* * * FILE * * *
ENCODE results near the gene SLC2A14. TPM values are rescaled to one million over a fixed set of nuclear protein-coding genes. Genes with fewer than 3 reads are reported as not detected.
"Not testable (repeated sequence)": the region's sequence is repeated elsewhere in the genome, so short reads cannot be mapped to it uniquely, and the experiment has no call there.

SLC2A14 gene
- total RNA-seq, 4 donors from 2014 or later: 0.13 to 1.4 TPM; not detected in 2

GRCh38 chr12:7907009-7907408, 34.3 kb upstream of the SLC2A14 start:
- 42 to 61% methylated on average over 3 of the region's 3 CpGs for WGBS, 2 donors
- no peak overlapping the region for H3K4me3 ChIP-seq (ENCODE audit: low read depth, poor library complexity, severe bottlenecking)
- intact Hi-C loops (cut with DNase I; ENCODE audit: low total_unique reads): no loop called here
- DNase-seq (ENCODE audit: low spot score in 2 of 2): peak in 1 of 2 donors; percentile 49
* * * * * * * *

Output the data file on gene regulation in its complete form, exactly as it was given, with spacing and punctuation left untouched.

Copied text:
ENCODE results near the gene SLC2A14. TPM values are rescaled to one million over a fixed set of nuclear protein-coding genes. Genes with fewer than 3 reads are reported as not detected.
"Not testable (repeated sequence)": the region's sequence is repeated elsewhere in the genome, so short reads cannot be mapped to it uniquely, and the experiment has no call there.

SLC2A14 gene
- total RNA-seq, 4 donors from 2014 or later: 0.13 to 1.4 TPM; not detected in 2

GRCh38 chr12:7907009-7907408, 34.3 kb upstream of the SLC2A14 start:
- 42 to 61% methylated on average over 3 of the region's 3 CpGs for WGBS, 2 donors
- no peak overlapping the region for H3K4me3 ChIP-seq (ENCODE audit: low read depth, poor library complexity, severe bottlenecking)
- intact Hi-C loops (cut with DNase I; ENCODE audit: low total_unique reads): no loop called here
- DNase-seq (ENCODE audit: low spot score in 2 of 2): peak in 1 of 2 donors; percentile 49